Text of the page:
A federal judge in Texas in a Tuesday night ruling blocked guidance issued by the Biden administration that requires doctors to provide abortions in emergency medical situations even if doing so would run afoul of state law. 

In a 67-page ruling, U.S. District Judge James Hendrix halted emergency abortion guidance that the Department of Health and Human Services (HHS) issued last month in the wake of the Supreme Court’s overruling of Roe v. Wade.

The practical effect of the ruling was to halt HHS from enforcing its guidance in Texas, stopping short of a nationwide injunction. Hendrix also blocked the administration from applying its regulation against two co-plaintiffs in the case, a pair of anti-abortion doctors’ associations.

The judge’s ruling dealt a blow to the administration, which had urged the court to find that a 1986 federal law known as the Emergency Medical Treatment and Labor Act (EMTALA) superseded some restrictive state abortion laws passed in the wake of Roe’s demise.

EMTALA requires a hospital to provide stabilizing care to any patient that presents with an emergency medical condition. HHS says abortion qualifies as stabilizing care under the law.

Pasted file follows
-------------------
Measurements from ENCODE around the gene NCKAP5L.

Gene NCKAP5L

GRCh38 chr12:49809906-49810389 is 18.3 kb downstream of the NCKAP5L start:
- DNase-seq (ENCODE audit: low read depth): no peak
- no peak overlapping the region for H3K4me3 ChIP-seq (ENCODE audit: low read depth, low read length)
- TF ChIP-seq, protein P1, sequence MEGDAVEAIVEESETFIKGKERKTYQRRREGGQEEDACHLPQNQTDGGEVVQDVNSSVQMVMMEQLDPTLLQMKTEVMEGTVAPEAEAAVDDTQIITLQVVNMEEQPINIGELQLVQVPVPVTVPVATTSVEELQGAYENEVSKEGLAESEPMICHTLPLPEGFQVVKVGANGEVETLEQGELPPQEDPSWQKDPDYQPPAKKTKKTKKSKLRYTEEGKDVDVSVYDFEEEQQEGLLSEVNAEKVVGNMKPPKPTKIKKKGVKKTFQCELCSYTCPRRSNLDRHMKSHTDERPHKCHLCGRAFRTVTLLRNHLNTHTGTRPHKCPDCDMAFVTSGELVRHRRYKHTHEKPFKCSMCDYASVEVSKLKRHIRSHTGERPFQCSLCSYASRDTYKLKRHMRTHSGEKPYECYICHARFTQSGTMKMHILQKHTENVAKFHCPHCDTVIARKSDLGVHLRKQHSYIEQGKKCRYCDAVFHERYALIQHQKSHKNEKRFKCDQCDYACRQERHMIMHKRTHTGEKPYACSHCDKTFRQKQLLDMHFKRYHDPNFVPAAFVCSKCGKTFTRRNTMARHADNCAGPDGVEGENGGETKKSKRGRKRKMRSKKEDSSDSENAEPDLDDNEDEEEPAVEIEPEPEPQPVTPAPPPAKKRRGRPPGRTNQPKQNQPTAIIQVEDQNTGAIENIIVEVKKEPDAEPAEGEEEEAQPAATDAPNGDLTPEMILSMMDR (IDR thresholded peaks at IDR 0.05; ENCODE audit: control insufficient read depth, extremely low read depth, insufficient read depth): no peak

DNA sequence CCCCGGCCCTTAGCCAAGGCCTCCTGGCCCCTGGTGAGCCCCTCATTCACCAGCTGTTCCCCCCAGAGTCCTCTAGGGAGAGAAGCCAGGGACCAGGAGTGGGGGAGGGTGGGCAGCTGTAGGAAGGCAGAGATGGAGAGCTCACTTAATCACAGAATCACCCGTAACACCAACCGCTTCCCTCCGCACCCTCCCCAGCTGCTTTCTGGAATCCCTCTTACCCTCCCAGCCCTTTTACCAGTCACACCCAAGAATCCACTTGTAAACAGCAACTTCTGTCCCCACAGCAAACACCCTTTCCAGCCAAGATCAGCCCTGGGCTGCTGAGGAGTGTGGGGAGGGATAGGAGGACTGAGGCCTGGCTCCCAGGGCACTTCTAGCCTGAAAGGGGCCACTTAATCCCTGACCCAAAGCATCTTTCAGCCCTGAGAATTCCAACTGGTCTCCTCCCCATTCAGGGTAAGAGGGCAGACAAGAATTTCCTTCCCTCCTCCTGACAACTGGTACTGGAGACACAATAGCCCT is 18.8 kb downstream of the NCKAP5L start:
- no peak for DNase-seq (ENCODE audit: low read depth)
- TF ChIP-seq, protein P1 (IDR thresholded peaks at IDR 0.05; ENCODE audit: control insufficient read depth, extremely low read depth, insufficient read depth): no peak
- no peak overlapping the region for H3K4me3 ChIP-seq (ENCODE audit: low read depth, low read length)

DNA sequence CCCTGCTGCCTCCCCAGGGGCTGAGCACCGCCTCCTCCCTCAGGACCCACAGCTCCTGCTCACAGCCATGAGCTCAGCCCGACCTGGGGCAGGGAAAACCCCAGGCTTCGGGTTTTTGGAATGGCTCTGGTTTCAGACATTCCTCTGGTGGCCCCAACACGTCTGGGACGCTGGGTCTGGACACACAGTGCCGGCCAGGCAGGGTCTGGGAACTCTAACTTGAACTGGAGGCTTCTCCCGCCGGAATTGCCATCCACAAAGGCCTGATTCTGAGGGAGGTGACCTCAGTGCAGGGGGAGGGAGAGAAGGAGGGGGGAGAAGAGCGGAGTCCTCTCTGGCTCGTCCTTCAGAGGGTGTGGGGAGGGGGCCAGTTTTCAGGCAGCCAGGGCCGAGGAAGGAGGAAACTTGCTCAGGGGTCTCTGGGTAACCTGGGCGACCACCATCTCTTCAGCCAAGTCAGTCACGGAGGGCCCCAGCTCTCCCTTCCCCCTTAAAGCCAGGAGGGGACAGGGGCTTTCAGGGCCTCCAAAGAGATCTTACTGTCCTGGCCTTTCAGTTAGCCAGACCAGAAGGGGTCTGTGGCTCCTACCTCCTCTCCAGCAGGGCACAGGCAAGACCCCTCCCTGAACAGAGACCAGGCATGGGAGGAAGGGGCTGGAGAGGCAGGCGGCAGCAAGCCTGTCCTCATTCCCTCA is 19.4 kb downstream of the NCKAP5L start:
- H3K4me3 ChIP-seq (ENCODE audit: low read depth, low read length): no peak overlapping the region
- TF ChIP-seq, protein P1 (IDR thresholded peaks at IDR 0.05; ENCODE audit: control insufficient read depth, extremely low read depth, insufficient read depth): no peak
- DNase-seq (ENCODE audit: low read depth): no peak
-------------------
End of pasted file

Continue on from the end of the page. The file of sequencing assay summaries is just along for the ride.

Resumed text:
The legal development comes as a patchwork of state abortion laws have emerged as a result of the Supreme Court’s toppling of Roe, which for nearly a half-century recognized a constitutional right to abortion up to the point of fetal viability, around 23 weeks.

Hendrix, a Trump-appointed judge in Lubbock, Texas, ruled that the HHS guidance exceeded the authority that Congress granted to the agency though EMTALA.

“That Guidance goes well beyond EMTALA’s text, which protects both mothers and unborn children, is silent as to abortion, and preempts state law only when the two directly conflict,” Hendrix wrote.

An HHS spokesperson said the administration was weighing its options after the ruling.

“HHS stands unwavering in our commitment to protect a woman’s right to access health and life-saving care under EMTALA,” Sarah Lovenheim, assistant secretary for public affairs at HHS, wrote on Twitter. “We are reviewing the District court’s opinion to determine our next steps.”

Ryan Bangert, a lawyer with the conservative Christian legal advocacy organization Alliance Defending Freedom, which represents the doctors’ groups, hailed the ruling.

“We’re pleased to see the court halt the administration’s attempt to flagrantly disregard the legislative and democratic process, and we’ll continue to defend those in the medical profession who wish to respect and save lives, not take them,” Bangert said.

The decision by the Texas-based judge comes ahead of a ruling in a similar case in which the Biden administration sued the state of Idaho, arguing that EMTALA preempts the state’s strict abortion ban. A ruling in that case, United States v. State of Idaho, is expected by Wednesday.

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